Small, flexible plaster uses ultrasound waves to monitor blood pressure inside your body

The readings might be more accurate, too, considering how our blood pressure tends to rise in the doctor's office.

A small, stretchy patch could one day be used to monitor the blood pressure deep inside our body without the need for invasive methods.

A team of academics led by the University of California San Diego said the ultrasound patch, which is no larger than your average plaster, could hold incalculable value to medical professionals that need a way to constantly monitor blood pressure changes in patients with serious illnesses.

In a paper published September 11 in the academic journal Nature Biomedical Engineering, the researchers say the non-invasive method is able to monitor blood pressure from arteries placed at strategic points on a human body.

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Chonghe Wang/Nature Biomedical Engineering

The patch is made from a thin sheet of silicone elastomer. A small lattice of electronic "islands" connect to each other, each of which contains electrodes and tiny devices called piezoelectric transducers which produce ultrasound waves as electricity passes through them.

These electronics are connected through a web of copper wires which are able to bend and stretch in order to conform to the texture and curves of human skin.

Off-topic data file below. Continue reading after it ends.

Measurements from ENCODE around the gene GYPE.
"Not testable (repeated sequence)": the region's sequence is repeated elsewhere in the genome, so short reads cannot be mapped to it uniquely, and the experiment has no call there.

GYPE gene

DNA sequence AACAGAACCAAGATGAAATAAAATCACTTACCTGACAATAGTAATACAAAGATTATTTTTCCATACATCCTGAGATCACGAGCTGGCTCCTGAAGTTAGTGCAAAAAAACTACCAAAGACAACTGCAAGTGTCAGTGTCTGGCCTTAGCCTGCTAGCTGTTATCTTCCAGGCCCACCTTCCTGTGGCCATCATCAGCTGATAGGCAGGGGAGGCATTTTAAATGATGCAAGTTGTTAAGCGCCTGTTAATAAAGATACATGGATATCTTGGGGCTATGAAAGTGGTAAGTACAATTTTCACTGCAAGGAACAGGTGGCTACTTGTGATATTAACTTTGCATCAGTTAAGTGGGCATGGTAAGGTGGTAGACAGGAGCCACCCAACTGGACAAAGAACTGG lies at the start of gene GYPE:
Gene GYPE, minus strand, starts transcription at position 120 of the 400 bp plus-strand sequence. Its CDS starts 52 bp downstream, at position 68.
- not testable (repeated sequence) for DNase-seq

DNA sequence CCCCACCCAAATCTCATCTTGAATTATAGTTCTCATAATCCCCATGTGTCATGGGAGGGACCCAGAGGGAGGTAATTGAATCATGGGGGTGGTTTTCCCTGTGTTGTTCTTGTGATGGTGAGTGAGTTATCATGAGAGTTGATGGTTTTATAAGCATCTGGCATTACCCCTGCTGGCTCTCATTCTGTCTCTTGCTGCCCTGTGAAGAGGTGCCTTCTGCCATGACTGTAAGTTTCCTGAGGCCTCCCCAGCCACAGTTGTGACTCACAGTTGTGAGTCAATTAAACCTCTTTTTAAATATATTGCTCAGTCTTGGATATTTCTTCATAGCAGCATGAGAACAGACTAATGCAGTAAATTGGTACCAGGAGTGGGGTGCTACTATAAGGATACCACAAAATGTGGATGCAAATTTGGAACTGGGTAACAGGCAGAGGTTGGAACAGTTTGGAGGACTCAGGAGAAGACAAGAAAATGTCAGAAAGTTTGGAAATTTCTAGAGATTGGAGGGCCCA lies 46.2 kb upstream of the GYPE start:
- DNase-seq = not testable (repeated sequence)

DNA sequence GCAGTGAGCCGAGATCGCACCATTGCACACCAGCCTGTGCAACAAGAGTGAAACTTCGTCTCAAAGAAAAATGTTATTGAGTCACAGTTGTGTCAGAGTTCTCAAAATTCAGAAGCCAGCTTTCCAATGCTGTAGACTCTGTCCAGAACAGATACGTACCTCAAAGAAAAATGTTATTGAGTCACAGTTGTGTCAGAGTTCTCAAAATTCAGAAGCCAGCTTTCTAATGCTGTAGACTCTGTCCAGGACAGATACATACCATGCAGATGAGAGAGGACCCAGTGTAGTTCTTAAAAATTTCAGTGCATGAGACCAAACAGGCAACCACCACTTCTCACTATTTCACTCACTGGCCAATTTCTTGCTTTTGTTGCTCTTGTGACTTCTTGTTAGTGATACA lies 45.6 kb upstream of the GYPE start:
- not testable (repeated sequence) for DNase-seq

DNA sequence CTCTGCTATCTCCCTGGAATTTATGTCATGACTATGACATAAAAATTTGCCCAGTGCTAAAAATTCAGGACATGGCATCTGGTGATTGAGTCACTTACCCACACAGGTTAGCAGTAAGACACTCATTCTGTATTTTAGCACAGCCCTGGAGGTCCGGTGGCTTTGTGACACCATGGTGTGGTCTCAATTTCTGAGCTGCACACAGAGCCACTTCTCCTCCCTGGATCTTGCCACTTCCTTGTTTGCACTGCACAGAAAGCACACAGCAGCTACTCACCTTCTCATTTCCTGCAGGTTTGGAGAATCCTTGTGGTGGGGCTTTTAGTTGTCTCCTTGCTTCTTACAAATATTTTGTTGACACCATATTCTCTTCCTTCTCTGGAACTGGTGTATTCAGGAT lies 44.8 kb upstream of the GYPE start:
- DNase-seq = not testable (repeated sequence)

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Chonghe Wang/Nature Biomedical Engineering

The ultrasound waves are able to penetrate the body and record blood pressure readings as deeply as four centimeters below the outer layer of the skin. As blood vessels pulse, the movement of blood is recorded and converted into waveforms.

"Each peak, valley, and notch in the waveform, as well as the overall shape of the waveform, represents a specific activity or event in the heart," the academics say. "These signals provide a lot of detailed information to doctors assessing a patient's cardiovascular health."

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During tests on a male subject, the individual was asked to wear the patch on the forearm, wrist, neck, and foot during exercise and whilst stationary.

A variety of tests revealed the patch was able to perform as well as some of the current clinical methods used to measure blood pressure.

The academic team believes that in the future, the patch could be used to detect cardiovascular problems early on with greater accuracy, and may also be able to provide clinicians with real-time data on the blood pressure of patients with heart or lung disease.

The technology could also be adapted to measure other vital signs from inside our bodies which indicate other diseases and illnesses.

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However, a number of challenges lay ahead. The team has yet to integrate a reliable power source and the researchers must also decide on a way to process the data gathered by the sensors, as well as a reliable method to transmit this information wirelessly.

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"Wearable devices have so far been limited to sensing signals either on the surface of the skin or right beneath it," said Sheng Xu, a professor of nanoengineering at the UC San Diego Jacobs School of Engineering and corresponding author of the study. "But this is like seeing just the tip of the iceberg."

"By integrating ultrasound technology into wearables, we can start to capture a whole lot of other signals, biological events and activities going on way below the surface in a non-invasive manner," Xu added.

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